What is your foreign-bond asset allocation?

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Postby bpp » Thu Jan 06, 2011 6:44 pm

Hi Kramer,

kramer wrote:Since I live abroad and spend mostly in non-dollar currencies, I do count my "foreign currency" exposure, or at least non-dollar exposure, as a separate diversification category (commodities futures, precious metals equity, foreign stocks, foreign bonds).


I do think foreign bonds are economically distinct from either domestic bonds or foreign stocks, and I subscribe to the "diversification is good" philosophy (perhaps also expressible as "foreign bonds are for safety" :wink: ), and backtesting and simplified theoretical spreadsheeting don't show them to be a disastrously stupid addition to a portfolio, so I include them. I understand the argument for commodities futures, but don't like their tax-unfriendliness.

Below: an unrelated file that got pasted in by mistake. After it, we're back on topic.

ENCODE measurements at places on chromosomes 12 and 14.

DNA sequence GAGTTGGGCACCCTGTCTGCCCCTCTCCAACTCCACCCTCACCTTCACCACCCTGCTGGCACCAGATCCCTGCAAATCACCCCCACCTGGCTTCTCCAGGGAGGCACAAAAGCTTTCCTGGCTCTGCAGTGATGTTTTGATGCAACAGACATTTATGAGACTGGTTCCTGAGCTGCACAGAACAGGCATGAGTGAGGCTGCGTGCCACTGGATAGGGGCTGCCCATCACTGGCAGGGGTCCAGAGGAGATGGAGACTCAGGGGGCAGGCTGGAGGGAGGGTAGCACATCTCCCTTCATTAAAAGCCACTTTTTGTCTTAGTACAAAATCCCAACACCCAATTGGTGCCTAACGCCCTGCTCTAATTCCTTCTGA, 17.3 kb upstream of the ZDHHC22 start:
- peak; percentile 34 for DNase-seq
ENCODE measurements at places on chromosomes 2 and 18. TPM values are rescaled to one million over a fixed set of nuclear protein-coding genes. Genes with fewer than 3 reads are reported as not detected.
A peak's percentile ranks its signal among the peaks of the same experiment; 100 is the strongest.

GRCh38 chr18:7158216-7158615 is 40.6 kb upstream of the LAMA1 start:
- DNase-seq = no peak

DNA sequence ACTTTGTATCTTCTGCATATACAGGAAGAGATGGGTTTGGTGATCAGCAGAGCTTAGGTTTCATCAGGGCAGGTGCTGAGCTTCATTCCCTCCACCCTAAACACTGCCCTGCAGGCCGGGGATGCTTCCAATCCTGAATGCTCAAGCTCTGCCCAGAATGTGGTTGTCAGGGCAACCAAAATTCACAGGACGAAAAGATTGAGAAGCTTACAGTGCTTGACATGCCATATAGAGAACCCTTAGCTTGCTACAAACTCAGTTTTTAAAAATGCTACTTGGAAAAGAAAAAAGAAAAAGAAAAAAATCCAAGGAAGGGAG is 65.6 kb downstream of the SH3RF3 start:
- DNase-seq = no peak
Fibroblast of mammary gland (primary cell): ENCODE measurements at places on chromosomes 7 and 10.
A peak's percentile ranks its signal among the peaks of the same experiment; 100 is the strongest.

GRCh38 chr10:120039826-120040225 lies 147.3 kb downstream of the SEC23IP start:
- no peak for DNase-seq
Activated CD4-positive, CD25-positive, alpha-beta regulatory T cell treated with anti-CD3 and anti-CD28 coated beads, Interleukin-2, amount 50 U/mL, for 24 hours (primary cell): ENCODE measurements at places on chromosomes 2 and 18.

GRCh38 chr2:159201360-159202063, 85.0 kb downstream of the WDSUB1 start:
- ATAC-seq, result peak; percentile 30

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Postby Eric R » Thu Jan 06, 2011 8:15 pm

I think the main value of foreign currency diversification is a protection against domestic (USD) inflation. If USD devalues compared to foreign currencies, then there will be inflationary pressures on products that are built abroad as well as comodities used to make domestic products. During these times (which could include stretches of many years), foreign currency-denominated investments (stocks or bonds) will help mitigate this effect (although it may not help against global inflation).

Eventhough the US government may not default on its debt, it could substantially devalue the dollar which in effect reduces the real returns.
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Postby kramer » Fri Jan 07, 2011 1:14 am

valuethinker wrote:And presumably 100% globally diversified as to equities?

Depending on where you want to retire, Phillipines is both historically linked to the USD, but also has big exposure to the Chinese phenomenon.